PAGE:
Stop Block

Normally when I have to cut several pieces the same length, I use a stop block on my miter gauge, or I clamp a block of wood to the rip fence of my table saw to use as a stop.

But recently I was making a project that called for several short pieces. Because of their small size, I had to come up with a better (and safer) method for cutting these pieces.

So what I did was to make an altogether different kind of stop block. My stop block is adjustable and has a runner that fits in the miter gauge slot of my saw, see photo at right.

The block is made up of two pieces of W'-thick stock. A couple 5/i6M-thick spacers are glued between the two pieces to create a slot for a bolt, see Fig. 1.

Then I cut 30° bevels on one end of the block. This creates a blunt "point" to

wide slot Brad

Epoxy brad in slot to \ prevent screw from turning .

butt your workpiece up to when using the stop block.

The runner construction is similar to that of the block, except that it's sized to fit in the miter gauge slot of your table saw. And the spacers are only Va" thick.

Then a 5/i«"-dia. countersunk hole is drilled in the center of the runner for a machine screw.

A machine screw, a washer, and a plastic knob are all that's needed to secure the stop block. By tightening the knob, the machine screw spreads the runner apart slightly, locking it in the miter gauge slot.

To prevent the screw from spinning in the hole when tightening the knob, I epoxied a wire brad into the screw head. The brad fits in the slot of the runner and locks the screw in place, see Fig. la.

Allen W. Smith Hnlden, Massachusetts

Making Cut-out Hearts

I like to add small, heart-shaped cutouts to some of the projects I build. The trouble I've had in the past is getting all the hearts the same size and shape.

Recently however, I came up with a quick and easy method for making heart cutouts.

I start by laying out a line where I want the heart to be centered. Then using a Forstner bit I drill two overlapping holes — each one an equal distance from the centerline, see Fig. 1.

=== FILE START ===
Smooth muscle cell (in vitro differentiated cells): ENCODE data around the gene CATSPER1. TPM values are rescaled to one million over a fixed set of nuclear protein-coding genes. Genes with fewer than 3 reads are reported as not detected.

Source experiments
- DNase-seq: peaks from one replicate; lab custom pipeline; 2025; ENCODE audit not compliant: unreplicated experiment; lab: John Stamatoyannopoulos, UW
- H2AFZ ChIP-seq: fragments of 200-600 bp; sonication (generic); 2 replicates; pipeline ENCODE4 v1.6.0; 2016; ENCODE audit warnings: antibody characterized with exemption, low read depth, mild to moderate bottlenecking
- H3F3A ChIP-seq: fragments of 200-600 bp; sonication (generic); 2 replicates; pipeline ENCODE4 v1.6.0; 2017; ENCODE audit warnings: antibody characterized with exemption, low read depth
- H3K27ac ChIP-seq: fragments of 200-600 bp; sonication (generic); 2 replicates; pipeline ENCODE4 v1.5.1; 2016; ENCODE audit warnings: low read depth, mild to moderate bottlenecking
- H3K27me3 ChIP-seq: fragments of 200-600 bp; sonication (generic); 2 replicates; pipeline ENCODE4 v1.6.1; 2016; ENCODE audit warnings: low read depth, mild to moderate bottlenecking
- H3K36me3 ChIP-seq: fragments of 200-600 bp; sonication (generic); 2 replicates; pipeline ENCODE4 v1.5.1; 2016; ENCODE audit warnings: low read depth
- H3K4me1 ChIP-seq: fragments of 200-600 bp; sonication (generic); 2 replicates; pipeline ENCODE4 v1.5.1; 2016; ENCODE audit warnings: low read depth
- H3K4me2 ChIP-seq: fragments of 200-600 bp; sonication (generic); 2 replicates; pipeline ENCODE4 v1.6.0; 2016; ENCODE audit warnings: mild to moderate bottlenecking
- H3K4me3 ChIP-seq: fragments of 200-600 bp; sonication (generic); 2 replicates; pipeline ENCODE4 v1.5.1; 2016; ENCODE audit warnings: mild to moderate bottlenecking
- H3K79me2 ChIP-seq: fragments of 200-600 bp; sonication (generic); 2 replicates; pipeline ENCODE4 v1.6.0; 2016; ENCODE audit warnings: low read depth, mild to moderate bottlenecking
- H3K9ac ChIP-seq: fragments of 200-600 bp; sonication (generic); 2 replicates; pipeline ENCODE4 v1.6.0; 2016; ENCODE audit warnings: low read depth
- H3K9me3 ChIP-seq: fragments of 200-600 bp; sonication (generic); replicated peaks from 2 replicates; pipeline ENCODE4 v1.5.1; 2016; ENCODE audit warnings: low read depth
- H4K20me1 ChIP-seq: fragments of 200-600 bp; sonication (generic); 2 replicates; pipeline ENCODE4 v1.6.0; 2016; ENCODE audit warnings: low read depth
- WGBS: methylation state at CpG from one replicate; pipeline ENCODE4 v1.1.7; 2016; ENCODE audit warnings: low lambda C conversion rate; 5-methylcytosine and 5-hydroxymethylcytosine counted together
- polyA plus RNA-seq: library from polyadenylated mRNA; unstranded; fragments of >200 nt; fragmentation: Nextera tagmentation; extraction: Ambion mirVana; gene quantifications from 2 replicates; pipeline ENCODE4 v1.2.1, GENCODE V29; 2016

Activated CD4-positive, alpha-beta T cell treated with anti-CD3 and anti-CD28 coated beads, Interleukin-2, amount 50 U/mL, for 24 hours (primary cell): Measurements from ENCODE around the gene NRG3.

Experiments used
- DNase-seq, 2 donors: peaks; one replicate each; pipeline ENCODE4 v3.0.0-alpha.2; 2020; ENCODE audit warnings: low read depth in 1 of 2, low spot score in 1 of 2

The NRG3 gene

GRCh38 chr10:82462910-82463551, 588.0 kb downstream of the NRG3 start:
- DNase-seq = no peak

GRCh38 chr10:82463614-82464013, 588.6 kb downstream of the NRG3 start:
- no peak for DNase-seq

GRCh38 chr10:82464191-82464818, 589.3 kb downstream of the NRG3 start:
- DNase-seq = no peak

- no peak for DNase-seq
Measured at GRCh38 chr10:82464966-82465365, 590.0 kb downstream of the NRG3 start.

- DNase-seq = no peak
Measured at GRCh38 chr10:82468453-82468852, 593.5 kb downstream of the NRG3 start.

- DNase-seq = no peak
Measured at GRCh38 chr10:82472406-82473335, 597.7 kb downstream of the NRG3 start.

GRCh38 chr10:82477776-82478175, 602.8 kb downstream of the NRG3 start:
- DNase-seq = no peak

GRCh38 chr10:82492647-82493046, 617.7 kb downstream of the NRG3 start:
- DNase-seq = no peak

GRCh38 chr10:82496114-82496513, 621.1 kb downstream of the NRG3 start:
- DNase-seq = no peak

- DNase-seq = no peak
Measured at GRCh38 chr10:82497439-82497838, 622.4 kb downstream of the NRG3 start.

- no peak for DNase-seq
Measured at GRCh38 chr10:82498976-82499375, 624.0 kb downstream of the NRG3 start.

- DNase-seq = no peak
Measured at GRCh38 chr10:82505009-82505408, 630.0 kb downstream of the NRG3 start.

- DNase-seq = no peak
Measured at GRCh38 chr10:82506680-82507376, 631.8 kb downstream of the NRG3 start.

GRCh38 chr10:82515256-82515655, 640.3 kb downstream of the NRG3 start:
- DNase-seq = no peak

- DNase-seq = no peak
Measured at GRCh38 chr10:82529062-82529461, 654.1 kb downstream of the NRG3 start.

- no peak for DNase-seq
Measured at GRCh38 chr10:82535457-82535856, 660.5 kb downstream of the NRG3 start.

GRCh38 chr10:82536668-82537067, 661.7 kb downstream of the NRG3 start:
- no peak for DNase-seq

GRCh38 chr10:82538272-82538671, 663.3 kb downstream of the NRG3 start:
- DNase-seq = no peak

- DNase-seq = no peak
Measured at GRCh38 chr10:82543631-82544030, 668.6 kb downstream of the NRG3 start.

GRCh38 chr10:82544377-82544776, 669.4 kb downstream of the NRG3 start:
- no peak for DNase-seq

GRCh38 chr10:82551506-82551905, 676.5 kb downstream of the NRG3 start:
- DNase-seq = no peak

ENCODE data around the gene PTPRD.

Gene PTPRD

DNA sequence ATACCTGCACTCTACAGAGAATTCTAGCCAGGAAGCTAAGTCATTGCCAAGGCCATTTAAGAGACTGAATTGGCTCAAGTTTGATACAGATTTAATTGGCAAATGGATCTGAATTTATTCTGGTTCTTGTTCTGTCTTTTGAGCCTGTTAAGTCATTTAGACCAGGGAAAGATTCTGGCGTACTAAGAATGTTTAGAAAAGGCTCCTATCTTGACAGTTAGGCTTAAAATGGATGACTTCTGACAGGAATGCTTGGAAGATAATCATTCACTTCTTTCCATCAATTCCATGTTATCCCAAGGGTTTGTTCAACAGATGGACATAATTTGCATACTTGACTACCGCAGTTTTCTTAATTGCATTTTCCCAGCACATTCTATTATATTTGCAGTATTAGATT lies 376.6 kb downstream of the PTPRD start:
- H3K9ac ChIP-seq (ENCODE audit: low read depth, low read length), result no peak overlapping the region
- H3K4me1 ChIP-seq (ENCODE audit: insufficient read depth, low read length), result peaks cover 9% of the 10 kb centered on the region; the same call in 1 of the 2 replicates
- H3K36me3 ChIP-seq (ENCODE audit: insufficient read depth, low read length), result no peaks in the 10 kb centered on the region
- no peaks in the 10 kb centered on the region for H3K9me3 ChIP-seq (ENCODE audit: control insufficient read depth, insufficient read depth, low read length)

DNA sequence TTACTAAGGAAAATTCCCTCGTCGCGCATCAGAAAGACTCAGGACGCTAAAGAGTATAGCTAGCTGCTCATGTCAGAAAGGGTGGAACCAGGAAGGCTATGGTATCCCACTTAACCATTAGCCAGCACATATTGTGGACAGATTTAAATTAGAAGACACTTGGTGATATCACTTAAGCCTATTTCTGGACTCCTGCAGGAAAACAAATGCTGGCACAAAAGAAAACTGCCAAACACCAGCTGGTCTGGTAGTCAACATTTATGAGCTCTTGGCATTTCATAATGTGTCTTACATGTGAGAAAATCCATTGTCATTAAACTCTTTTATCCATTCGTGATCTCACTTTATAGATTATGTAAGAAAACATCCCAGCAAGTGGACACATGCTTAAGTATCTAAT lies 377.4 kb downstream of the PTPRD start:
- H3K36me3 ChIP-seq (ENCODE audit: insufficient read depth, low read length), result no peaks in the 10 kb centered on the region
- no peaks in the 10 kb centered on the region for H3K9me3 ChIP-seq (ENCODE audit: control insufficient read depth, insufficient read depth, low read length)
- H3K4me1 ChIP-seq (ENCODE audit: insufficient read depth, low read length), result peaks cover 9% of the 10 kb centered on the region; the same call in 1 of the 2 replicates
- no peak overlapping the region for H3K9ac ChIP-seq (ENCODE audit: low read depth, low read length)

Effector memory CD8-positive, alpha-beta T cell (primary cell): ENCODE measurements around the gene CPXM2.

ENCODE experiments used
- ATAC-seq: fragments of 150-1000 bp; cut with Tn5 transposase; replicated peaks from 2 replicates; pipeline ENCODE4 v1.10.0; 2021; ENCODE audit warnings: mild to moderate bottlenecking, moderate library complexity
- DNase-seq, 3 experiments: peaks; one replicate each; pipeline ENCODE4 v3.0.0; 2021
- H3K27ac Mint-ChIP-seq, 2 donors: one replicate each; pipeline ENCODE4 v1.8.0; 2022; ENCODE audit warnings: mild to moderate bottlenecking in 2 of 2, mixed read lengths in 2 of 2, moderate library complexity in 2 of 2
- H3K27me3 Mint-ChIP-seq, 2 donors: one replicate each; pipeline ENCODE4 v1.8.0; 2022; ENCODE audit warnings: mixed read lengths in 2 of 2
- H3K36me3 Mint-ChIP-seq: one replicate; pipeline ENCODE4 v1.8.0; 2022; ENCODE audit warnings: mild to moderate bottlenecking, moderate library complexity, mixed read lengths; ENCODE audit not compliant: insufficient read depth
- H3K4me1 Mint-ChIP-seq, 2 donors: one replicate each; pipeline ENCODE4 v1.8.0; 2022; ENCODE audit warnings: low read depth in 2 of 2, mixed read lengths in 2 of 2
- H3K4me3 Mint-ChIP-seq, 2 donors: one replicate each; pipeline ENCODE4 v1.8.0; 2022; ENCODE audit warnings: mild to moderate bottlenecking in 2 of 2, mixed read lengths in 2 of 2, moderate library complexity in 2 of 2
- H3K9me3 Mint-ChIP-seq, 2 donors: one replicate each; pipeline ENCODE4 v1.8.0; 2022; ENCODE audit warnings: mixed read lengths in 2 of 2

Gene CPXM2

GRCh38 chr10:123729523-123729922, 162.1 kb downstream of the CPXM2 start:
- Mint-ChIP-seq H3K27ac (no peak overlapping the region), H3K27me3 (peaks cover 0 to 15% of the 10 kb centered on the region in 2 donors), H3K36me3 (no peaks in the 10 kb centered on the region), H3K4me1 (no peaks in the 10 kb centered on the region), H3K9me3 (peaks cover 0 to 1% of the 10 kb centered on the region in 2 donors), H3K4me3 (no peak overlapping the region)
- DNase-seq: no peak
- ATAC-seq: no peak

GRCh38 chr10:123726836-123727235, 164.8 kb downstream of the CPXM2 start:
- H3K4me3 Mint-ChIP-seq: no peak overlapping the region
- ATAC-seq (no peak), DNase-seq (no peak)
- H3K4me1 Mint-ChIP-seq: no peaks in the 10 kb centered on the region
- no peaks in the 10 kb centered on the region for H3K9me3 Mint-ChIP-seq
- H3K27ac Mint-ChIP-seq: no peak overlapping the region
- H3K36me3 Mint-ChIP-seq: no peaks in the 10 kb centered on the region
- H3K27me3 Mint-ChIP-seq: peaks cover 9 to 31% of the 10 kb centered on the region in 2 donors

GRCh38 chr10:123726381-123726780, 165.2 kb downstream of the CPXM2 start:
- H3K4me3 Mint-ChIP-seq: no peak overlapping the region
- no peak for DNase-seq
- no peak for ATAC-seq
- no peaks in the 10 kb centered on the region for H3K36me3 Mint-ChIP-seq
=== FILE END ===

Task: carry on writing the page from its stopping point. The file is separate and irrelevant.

To finish the heart, I just cut out the V-shaped piece at the bottom, see Fig. 2.

John LeMire Italy

- Drill (wo holt equal distance from center line

r

Remove

L-.

remaining

?_____1

waste with

r " - ' -

scroll saw

V^r

fx, -

—i—

y'

BLAST GATE TIP

The blast gates on my dust collector have a tendency to rattle closed.

So to hold the gates open, I just clamp on an ordinary clothespin. (I glued sandpaper to the jaws of the pin to give it a better grip.)

David Zeidler Shakopee, Minnesota

DRILL BIT TIP

I have a hard time reading the stamped sizes on drill bits. So I dip the end of the bit in paint, then wipe off the excess. The paint fills in the recesses of the numbers, making them easier to read.

Thomas Piazza Virginia Beach, Virginia

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Woodworking Tools and Installation Tips

Woodworking Tools and Installation Tips

There are a lot of things that either needs to be repaired, or put together when youre a homeowner. If youre a new homeowner, and have just gotten out of apartment style living, you might want to take this list with you to the hardware store. From remolding jobs to putting together furniture you can use these 5 power tools to get your stuff together. Dont forget too that youll need a few extra tools for other jobs around the house.

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